ARTnewsletter Archive

Disputed Berckheyde Painting Returned to Rijksmuseum

A 17th-century Dutch painting by Gerrit Berckheyde, valued at $4 million, has been returned to the Rijksmuseum, Amsterdam, following an international dispute over its ownership.

NEW YORK—A 17th-century Dutch painting by Gerrit Berckheyde, valued at $4million, has been returned to the Rijksmuseum, Amsterdam, following an international dispute over its ownership.

The Rijksmuseum purchased the painting, Amsterdam, The Heerengracht from the Vijzel­straat, also known as The Bend in the Heren­gracht, circa 1672, last September from Dutch collector and financier Louis Reijtenbagh. According to a lawsuit JP Morgan Chase filed against the collector, Reijtenbagh had pledged the painting—along with two-dozen other artworks by Pierre Bonnard, Georges Braque, Edgar Degas, Alberto Giacometti, Amedeo Modigliani, Pablo Picasso and Rembrandt—as collateral for a $50million loan from the bank in 2006. According to the bank’s complaint, as of March 30, principal of $23.5million is still outstanding on the loan, in addition to accrued interest.

According to a court filing by the bank, in January JP Morgan officials inspected an apartment in the Trump Tower on Manhattan’s Fifth Avenue owned by Reijtenbagh’s sons Jacco and Edgar and compiled a list of collateralized artworks. (Jacco and Edgar were also named as defendants in the lawsuit.) The inspectors noted that three of the artworks the bank had listed as collateral for the loan—the Berckheyde, a Rembrandt ­self-portrait valued at $10million in a February appraisal by Sotheby’s, and Annette Assise, a work by Giacometti—were missing.

“The remaining collateral that was securing the loan was in danger of being taken out of this jurisdiction,” JP Morgan court documents alleged. The bank obtained an order of seizure in New York State Supreme Court on April 3, giving it the authority to seize the artwork from the apartment. On April 4 and 6, New York City sheriffs carried out the seizure order and removed the other works from the apartment.

Contacted at his apartment in the Trump Tower, Jacco Reijtenbagh confirmed to ARTnewsletter that the New York City Sherriff’s office had seized artworks from the apartment and that they are in the possession of the court. Reijtenbagh said the value of the artwork removed is approximately $28million, according to a March appraisal by Sotheby’s, which he noted was a “valuation for ­loan-collateral purposes” and thus lower than the actual market value of the works. Sotheby’s did not respond to a request for comment.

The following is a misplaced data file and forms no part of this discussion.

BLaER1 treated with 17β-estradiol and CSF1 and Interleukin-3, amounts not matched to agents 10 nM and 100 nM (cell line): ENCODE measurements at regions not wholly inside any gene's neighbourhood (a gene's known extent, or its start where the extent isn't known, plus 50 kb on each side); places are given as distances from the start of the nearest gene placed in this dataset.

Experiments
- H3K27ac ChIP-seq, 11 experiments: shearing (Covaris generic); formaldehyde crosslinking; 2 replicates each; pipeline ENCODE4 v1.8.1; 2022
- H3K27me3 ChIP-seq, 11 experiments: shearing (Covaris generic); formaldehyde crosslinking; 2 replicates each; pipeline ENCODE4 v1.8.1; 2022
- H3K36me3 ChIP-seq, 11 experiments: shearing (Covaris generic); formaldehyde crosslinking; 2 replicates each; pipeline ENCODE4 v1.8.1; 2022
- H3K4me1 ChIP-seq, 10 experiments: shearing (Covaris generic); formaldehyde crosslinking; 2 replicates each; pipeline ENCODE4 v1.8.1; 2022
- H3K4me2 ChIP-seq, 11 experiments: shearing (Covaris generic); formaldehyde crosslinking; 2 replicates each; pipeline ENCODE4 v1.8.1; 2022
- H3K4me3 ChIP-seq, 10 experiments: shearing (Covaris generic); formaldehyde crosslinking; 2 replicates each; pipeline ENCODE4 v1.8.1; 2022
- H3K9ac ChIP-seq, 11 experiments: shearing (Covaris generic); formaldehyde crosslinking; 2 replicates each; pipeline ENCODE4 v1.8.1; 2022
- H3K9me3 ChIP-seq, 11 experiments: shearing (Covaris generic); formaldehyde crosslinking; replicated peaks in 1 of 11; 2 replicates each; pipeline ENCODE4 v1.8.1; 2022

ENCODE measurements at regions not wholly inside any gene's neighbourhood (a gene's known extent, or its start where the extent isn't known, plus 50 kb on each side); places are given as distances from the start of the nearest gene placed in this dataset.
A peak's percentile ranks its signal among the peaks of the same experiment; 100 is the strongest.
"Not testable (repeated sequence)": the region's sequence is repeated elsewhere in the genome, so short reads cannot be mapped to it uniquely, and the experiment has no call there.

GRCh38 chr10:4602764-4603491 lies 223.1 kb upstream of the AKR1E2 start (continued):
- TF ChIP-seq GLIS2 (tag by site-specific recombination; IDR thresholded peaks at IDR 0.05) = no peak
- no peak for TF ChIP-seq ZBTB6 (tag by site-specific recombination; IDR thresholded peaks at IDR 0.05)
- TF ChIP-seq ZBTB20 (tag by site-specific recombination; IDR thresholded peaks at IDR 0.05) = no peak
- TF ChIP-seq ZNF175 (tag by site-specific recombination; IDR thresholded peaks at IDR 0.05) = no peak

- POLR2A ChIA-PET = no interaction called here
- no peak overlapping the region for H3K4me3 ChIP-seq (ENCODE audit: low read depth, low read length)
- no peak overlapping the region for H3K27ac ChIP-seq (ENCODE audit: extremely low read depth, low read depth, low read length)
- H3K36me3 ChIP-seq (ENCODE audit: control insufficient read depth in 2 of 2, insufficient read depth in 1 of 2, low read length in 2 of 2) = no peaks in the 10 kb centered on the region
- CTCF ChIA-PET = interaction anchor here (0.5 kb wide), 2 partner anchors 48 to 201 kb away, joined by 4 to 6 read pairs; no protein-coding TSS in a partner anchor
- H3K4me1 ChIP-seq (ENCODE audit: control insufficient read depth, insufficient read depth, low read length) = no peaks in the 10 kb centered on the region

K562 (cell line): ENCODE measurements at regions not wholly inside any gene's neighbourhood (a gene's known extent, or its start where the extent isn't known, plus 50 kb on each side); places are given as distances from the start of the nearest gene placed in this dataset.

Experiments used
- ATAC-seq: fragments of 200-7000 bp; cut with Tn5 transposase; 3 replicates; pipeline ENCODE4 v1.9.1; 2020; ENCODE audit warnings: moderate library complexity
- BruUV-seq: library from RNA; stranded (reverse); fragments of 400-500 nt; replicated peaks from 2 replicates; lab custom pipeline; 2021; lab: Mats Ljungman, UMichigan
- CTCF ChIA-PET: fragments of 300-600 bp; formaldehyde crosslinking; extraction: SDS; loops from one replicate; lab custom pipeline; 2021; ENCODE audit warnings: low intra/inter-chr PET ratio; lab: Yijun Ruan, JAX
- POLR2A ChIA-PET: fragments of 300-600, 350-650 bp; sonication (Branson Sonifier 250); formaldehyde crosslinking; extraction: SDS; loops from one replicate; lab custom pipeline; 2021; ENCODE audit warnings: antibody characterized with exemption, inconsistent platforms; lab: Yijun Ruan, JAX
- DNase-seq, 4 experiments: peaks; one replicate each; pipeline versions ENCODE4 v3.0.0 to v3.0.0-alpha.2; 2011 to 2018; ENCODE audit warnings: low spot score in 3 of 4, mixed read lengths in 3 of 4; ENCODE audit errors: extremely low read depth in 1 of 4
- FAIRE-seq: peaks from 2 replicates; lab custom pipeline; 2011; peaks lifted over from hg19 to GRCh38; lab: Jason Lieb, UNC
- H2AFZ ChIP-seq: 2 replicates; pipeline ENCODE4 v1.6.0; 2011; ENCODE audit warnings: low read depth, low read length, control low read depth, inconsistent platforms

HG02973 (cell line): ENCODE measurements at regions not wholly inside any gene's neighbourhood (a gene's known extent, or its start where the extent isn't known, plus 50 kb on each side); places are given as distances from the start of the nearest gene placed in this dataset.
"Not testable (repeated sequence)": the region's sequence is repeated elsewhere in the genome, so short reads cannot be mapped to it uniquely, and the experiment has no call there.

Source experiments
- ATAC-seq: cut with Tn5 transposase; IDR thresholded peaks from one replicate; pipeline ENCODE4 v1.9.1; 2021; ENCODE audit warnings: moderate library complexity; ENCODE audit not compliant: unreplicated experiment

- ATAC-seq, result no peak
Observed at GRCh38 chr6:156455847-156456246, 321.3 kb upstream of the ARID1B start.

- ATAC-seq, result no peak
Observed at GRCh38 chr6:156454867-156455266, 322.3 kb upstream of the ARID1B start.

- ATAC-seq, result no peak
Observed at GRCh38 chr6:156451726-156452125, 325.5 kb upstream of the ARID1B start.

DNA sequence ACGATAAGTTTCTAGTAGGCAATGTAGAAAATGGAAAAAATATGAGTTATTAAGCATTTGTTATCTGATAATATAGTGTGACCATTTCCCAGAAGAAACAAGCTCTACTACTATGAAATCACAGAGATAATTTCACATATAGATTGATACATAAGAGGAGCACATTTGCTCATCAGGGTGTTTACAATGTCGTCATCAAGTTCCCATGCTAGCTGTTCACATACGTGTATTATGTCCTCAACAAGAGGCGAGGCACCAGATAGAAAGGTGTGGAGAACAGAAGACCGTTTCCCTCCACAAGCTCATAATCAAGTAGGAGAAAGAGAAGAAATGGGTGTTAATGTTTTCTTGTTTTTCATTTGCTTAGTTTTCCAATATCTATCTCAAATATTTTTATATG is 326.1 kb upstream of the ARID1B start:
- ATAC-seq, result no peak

Reijtenbagh said that the list of items named as collateral for the debt was amended over the course of the loan. In an e-mail to ARTnewsletter, he wrote that JP Morgan “currently either have the right to (i) the 2007 pledge list including the Berckheyde, the Rembrandt and the Giacometti or the value of these works of art or (ii) to the 2008/2009 pledge which excludes the Berckheyde, the Rembrandt and the Giacometti but sees for a cash collateral account of $25million (however there was $27million this account). However the bank does not have the right to both.” He added that “JP Morgan has been overly agressive and the forum it has chosen is the media and not the court room.”

The Rijksmuseum had meanwhile loaned the Berckheyde painting to the National Gallery of Art, Washington, D.C., for its “Dutch Cityscapes of the Golden Age” show, which closed on May 3.

According to a May 6 press release from the Rijksmuseum, the Berckheyde painting is back in the Netherlands and will go on display at the museum May 12. “Last month media reports appeared that the American bank JPMorgan Chase claimed rights to the painting,” the statement read, in part. “As no legal proceedings were instituted, the painting was returned to the Netherlands as scheduled.”

A JP Morgan spokesman would not comment on the matter. Asked about the Berckheyde in late April—while it was still hanging at the National Gallery of Art exhibition—a spokesperson for the National Gallery told ARTnewsletter via e-mail that “the matter is in litigation.”

Reijtenbagh had also pledged several artworks as collateral for a loan from Dutch bank ABN Amro. In April, the bank sought to secure certain works in an Amsterdam court, including the Berckheyde, but has since renounced its claim to the Berckheyde according to spokesperson Jeroen van Maar­schalkerweerd. However, he confirmed that the bank is in possession of the Rembrandt ­self-portrait, and “has made additional agreements with Mr. Reijtenbagh on extra collateral that Reijtenbagh has provided to ABN AMRO.” Jacco Reijtenbagh said “there are no issues” with the ABN Amro loan.

In March, Credit Suisse also filed suit against Reijtenbagh, his sons, and several of their business entities, alleging “fraudulent conveyance arising out of Defendants’ transfer of assets worth approximately $340 million from a group of companies” owned by Louis Reijtenbagh, according to court documents. Both Jacco Reijten­bagh and Credit Suisse spokesperson Victoria Harmon confirmed to ARTnewsletter that that suit was settled early this month.

In a statement e-mailed to ARTnewsletter, bank representatives said that “Credit Suisse Strategic Partners and entities related to the Grand Prix Group [the Reijtenbaghs’ holding company] have reached an agreement to settle their dispute. All of the private equity assets whose transfer has been disputed will be returned, and those and other assets will be allocated between the parties. Other than for ongoing obligations, the previous relationship between Credit Suisse Strategic Partners and the Grand Prix Group will be terminated.”